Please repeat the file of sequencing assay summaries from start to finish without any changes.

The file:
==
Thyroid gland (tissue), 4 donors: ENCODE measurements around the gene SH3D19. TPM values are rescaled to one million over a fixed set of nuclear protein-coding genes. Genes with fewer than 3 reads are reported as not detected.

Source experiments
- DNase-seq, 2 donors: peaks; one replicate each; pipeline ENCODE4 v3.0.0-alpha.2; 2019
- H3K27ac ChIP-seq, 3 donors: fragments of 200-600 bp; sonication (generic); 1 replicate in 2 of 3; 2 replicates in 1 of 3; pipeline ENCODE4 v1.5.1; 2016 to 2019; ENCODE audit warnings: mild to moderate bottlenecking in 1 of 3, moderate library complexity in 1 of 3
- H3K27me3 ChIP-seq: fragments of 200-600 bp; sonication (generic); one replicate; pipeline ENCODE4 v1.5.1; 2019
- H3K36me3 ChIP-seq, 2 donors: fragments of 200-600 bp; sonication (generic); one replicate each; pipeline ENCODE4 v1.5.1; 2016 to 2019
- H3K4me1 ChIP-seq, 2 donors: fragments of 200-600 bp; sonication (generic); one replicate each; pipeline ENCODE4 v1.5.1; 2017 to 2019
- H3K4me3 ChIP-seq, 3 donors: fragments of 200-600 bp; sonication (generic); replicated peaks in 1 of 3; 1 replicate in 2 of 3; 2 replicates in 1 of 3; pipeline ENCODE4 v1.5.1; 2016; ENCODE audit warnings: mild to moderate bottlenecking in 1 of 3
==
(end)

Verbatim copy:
Thyroid gland (tissue), 4 donors: ENCODE measurements around the gene SH3D19. TPM values are rescaled to one million over a fixed set of nuclear protein-coding genes. Genes with fewer than 3 reads are reported as not detected.

Source experiments
- DNase-seq, 2 donors: peaks; one replicate each; pipeline ENCODE4 v3.0.0-alpha.2; 2019
- H3K27ac ChIP-seq, 3 donors: fragments of 200-600 bp; sonication (generic); 1 replicate in 2 of 3; 2 replicates in 1 of 3; pipeline ENCODE4 v1.5.1; 2016 to 2019; ENCODE audit warnings: mild to moderate bottlenecking in 1 of 3, moderate library complexity in 1 of 3
- H3K27me3 ChIP-seq: fragments of 200-600 bp; sonication (generic); one replicate; pipeline ENCODE4 v1.5.1; 2019
- H3K36me3 ChIP-seq, 2 donors: fragments of 200-600 bp; sonication (generic); one replicate each; pipeline ENCODE4 v1.5.1; 2016 to 2019
- H3K4me1 ChIP-seq, 2 donors: fragments of 200-600 bp; sonication (generic); one replicate each; pipeline ENCODE4 v1.5.1; 2017 to 2019
- H3K4me3 ChIP-seq, 3 donors: fragments of 200-600 bp; sonication (generic); replicated peaks in 1 of 3; 1 replicate in 2 of 3; 2 replicates in 1 of 3; pipeline ENCODE4 v1.5.1; 2016; ENCODE audit warnings: mild to moderate bottlenecking in 1 of 3